The Organ Thieves
"Chip Jones's The Organ Thieves is the brilliantly researched and written story of how Jim Crow racism infected the medical profession during the Cold War era. The twists and turns in this Virginia saga are astonishingly sad and at times triumphant. Every page is a revelation. A must read!"
— Douglas Brinkley, Katherine Tsanoff Brown Chair in Humanities and professor of history at Rice University and author of American Moonshot: John F. Kennedy and the Great Space Race
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Boys of '67: From Vietnam to Iraq, the Extraordinary Story of a Few Good Men
At once a gritty, intimate account of combat, an inside look at military leadership in a turbulent era at home and abroad, and a sweeping saga of the modern-day United States Marine Corps, Boys of '67 tells the story of a trio of extraordinary Marines. James Jones rose to become the Supreme Allied Commander of NATO. Ray E-Tool Smith saw combat in Grenada and Beirut in 1983. Marty Steele reshaped the Marines tank forces. Together, they represent a generation of Marines who met unprecedented challenges and made the Corps America's premier fighting force. Winner of the Military Writers Society of America Gold Medal for Biography, 2006
Red, White, or Yellow?: The Media and the Military at War in Iraq
Charles Jones spent his “summer vacation” in war-torn Iraq in 2007 as an embedded journalist with a U.S. Marine public affairs unit in Anbar Province. It was an eye-opening, behind-the-scenes experience with the military’s public affairs pros. They had the hard task of providing hometown press releases and broadcast reports while trying to counter some extremely sophisticated messaging by militant groups in Iraq. Another highlight was covering a meeting of Sunni leaders in the war-torn city of Haditha. Among those interviewed were Marine generals John Allen and Jim Jones; Jim Lehrer of PBS; Jamie McIntyre of CNN; Rick Atkinson of the Washington Post; and Joe Klein of Time.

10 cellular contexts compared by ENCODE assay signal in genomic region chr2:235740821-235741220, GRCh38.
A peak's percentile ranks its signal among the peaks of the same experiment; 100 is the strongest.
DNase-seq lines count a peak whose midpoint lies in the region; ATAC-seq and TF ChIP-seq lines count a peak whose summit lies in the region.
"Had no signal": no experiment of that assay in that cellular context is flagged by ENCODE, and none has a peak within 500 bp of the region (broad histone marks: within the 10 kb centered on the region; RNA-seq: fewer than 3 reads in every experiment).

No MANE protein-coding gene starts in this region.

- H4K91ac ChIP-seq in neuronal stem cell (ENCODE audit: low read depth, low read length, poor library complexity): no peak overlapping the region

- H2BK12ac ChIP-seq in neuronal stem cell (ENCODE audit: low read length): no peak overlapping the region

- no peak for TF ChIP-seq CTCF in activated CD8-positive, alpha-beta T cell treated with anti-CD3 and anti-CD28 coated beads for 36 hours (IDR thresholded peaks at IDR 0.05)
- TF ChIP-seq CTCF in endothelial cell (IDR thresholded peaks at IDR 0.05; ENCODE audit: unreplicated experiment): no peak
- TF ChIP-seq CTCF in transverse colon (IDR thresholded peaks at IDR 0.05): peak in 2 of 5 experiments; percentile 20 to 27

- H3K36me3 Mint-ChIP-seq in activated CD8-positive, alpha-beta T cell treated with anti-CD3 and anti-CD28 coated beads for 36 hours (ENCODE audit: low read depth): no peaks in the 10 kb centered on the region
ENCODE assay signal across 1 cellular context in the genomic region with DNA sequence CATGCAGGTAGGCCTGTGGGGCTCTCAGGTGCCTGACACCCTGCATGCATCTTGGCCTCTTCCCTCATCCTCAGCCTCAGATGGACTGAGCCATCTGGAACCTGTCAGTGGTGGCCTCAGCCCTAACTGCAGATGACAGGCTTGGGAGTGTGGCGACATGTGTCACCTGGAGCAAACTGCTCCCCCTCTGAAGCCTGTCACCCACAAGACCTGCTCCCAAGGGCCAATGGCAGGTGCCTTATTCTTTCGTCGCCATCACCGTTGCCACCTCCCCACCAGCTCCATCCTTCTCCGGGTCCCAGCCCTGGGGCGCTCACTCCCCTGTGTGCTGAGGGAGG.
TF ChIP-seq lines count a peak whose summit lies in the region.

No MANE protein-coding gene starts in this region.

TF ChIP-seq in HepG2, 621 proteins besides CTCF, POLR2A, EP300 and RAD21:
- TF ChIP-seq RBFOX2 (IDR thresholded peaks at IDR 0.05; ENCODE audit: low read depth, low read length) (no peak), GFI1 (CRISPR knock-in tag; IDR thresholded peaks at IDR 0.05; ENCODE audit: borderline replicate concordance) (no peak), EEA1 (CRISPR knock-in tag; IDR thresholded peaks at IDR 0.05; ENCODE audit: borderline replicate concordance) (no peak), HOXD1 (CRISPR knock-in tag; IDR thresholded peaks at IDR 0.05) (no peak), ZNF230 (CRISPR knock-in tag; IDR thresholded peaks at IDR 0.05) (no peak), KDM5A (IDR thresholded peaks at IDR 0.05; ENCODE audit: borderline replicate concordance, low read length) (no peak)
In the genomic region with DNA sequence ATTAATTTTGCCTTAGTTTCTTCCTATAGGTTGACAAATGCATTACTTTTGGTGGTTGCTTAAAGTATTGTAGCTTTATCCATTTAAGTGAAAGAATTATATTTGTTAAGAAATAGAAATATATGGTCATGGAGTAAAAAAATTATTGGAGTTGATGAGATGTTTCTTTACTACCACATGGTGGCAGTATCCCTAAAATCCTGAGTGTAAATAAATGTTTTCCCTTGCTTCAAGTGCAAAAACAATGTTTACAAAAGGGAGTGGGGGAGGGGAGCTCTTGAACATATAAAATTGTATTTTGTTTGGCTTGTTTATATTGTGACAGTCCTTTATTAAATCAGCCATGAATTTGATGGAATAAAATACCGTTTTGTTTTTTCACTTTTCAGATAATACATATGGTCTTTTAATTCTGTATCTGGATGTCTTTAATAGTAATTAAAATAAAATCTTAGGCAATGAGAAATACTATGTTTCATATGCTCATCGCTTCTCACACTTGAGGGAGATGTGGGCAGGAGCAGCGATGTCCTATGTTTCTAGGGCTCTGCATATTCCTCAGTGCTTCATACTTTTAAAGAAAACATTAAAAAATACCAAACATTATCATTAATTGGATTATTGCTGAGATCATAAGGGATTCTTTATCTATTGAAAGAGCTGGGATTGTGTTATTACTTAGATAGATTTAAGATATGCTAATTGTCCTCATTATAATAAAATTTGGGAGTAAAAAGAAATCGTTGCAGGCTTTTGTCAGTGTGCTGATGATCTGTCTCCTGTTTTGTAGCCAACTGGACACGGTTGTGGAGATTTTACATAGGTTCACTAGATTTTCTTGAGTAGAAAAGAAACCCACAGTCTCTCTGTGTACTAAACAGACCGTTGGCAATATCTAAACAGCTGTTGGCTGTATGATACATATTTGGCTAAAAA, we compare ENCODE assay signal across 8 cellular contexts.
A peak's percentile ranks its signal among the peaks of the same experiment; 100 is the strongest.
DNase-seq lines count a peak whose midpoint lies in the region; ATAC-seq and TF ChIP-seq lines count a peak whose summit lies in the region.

War Shots: Norm Hatch and the U.S. Marine Corps Combat Cameramen of World War II
Follow the harrowing exploits of a young, intrepid Marine named Norm Hatch on his history-making voyage across the South Pacific at the height of the fighting with Japan in World War Two. As The New York Times described him in its April 28, 2017 obituary:
“Armed with a .45 caliber pistol, Staff Sergeant Hatch, 22 years old at the time, waded ashore on tiny Tarawa Atoll in the Gilbert Islands in November 1943 at the beginning of a 76-hour battle that would claim the lives of an estimated 1,000 Marines and sailors and more than 4,000 Japanese soldiers. When the fighting ended, the United States had claimed one of its first victories in the Pacific.”
Norm Hatch bravely stood with his motion picture camera amid the fighting to capture invaluable footage of close combat with the dug-in and well-trained Japanese defenders. The images were considered so graphic at the time that their release was left up to President Roosevelt. The images later were edited into a film, “With the Marines at Tarawa,” winner of the 1945 Academy Award for best short documentary.
Follow Hatch with the Marines fighting their way onto the black volcanic shores of Iwo Jima as he dodged bullets and controversy alike over the events surrounding the epic raising of the flag at Mount Suribachi. He also documented America’s arrival in Japan after the second atomic bomb flattened Nagasaki.
Unfolding one historic frame at a time, War Shots was named the best biography of 2012 by the Marine Heritage Foundation.
CHIP JONES - PULITZER-NOMINATED JOURNALIST & AUTHOR